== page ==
Archaea - Reproduction


Further information: Asexual reproduction

Archaea reproduce asexually by binary or multiple fission, fragmentation, or budding; meiosis does not occur, so if a species of archaea exists in more than one form, all have the same genetic material. Cell division is controlled in a cell cycle; after the cell's chromosome is replicated and the two daughter chromosomes separate, the cell divides. Details have only been investigated in the genus Sulfolobus, but that cycle has characteristics that are similar to both bacterial and eukaryotic systems. The chromosomes replicate from multiple starting-points (origins of replication) using DNA polymerases that resemble the equivalent eukaryotic enzymes. However, the proteins that direct cell division, such as the protein FtsZ, which forms a contracting ring around the cell, and the components of the septum that is constructed across the center of the cell, are similar to their bacterial equivalents.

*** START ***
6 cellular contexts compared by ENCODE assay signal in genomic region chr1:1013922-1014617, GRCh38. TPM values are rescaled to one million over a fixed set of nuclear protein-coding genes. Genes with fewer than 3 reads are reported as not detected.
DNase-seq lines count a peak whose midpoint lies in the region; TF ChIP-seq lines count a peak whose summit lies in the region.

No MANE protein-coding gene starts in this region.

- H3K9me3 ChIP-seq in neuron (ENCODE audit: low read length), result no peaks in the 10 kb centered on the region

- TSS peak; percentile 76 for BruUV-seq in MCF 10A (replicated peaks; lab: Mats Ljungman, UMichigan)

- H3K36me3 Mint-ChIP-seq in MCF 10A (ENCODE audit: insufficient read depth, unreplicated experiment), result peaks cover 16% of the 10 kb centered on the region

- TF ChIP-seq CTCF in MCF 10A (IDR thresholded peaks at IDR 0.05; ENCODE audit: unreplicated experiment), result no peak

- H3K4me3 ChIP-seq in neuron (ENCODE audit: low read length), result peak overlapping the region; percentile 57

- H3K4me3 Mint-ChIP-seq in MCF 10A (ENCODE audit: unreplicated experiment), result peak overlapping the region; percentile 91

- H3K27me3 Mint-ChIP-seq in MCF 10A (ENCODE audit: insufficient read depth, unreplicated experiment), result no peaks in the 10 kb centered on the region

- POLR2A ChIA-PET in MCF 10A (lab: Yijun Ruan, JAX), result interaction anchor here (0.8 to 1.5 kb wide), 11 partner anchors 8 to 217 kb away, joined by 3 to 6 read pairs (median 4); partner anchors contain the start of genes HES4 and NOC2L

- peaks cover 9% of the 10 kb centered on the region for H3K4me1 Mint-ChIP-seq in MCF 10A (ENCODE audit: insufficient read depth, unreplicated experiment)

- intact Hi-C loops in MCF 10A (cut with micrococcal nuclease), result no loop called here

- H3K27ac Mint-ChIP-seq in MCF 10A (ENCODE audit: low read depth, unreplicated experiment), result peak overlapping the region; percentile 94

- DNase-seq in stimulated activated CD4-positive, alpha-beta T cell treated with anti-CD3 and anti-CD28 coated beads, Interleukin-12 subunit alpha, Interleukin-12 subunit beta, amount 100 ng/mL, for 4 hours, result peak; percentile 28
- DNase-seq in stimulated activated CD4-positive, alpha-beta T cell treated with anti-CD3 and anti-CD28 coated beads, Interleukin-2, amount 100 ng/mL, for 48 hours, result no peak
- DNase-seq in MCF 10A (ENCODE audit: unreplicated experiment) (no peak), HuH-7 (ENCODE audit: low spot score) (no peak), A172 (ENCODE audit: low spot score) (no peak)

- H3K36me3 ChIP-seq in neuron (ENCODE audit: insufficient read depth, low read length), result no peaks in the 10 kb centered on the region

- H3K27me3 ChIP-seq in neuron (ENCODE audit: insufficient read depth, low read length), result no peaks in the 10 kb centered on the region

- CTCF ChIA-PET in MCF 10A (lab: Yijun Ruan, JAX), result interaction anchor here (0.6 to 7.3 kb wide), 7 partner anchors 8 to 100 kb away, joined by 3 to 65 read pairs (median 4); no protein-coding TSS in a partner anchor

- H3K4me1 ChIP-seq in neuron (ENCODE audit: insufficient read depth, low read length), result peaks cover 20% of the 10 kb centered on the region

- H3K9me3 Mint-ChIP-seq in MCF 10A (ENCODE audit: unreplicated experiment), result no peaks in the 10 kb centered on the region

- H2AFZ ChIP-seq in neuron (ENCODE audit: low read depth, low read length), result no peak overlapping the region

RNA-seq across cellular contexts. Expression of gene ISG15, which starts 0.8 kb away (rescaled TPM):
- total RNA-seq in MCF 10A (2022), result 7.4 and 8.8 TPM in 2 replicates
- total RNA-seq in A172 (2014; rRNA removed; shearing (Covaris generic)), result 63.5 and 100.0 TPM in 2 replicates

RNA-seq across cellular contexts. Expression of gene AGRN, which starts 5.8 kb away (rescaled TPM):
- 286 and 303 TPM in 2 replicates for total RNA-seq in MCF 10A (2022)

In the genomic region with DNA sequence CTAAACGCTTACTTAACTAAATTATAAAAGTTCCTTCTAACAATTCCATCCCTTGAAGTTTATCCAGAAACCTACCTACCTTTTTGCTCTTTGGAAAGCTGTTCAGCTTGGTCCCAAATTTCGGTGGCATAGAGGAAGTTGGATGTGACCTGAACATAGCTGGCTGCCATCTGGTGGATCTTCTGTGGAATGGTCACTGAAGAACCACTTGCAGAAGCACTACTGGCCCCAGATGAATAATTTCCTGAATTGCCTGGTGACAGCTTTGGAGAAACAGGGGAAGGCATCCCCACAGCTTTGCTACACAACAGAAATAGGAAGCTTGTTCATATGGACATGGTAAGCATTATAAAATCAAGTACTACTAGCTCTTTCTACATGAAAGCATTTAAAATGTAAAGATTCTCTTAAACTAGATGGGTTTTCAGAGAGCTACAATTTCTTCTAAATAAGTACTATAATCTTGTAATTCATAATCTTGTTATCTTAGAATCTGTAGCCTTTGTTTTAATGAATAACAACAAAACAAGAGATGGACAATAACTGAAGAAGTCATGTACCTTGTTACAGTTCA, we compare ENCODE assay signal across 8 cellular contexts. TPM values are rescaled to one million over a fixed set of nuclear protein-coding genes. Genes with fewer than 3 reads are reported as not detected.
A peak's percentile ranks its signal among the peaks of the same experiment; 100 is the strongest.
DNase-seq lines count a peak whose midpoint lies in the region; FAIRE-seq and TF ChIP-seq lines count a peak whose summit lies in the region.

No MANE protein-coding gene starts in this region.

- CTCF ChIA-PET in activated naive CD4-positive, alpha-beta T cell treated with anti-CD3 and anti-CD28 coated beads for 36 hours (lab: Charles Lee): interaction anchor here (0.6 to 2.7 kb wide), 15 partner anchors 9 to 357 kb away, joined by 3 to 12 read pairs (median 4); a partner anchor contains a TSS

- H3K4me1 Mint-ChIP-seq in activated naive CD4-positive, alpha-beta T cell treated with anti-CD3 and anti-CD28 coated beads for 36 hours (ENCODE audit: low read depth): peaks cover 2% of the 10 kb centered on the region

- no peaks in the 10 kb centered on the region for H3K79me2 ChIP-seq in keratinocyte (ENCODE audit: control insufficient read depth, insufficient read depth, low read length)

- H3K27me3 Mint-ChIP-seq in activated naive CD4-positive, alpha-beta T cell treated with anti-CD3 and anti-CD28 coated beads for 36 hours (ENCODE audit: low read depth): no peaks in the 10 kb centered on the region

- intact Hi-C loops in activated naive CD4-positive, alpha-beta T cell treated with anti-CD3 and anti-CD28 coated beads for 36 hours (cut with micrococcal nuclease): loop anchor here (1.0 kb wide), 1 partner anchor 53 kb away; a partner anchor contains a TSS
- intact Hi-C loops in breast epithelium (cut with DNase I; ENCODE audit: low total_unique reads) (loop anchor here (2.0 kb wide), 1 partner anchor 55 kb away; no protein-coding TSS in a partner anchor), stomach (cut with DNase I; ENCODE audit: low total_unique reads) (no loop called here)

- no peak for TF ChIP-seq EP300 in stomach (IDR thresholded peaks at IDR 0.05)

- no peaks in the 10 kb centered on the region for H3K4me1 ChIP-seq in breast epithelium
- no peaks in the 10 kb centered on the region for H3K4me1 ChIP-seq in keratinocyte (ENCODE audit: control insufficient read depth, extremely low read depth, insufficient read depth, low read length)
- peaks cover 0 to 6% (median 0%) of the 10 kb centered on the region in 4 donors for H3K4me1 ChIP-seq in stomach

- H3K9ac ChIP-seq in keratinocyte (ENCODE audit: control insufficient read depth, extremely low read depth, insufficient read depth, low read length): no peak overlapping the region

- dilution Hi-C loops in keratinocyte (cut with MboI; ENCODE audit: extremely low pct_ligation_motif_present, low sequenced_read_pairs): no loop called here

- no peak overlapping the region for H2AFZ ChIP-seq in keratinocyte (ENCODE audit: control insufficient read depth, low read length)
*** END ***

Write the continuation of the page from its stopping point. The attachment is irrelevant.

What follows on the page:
Both bacteria and eukaryotes, but not archaea, make spores. Some species of Haloarchaea undergo phenotypic switching and grow as several different cell types, including thick-walled structures that are resistant to osmotic shock and allow the archaea to survive in water at low salt concentrations, but these are not reproductive structures and may instead help them reach new habitats.

Read more about this topic:  Archaea

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